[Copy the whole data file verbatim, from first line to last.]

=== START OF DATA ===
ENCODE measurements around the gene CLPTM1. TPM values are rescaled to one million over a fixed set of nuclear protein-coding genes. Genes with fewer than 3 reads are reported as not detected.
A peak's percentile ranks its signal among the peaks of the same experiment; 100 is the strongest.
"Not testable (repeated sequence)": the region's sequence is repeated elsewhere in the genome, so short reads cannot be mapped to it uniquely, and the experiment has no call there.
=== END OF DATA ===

ENCODE measurements around the gene CLPTM1. TPM values are rescaled to one million over a fixed set of nuclear protein-coding genes. Genes with fewer than 3 reads are reported as not detected.
A peak's percentile ranks its signal among the peaks of the same experiment; 100 is the strongest.
"Not testable (repeated sequence)": the region's sequence is repeated elsewhere in the genome, so short reads cannot be mapped to it uniquely, and the experiment has no call there.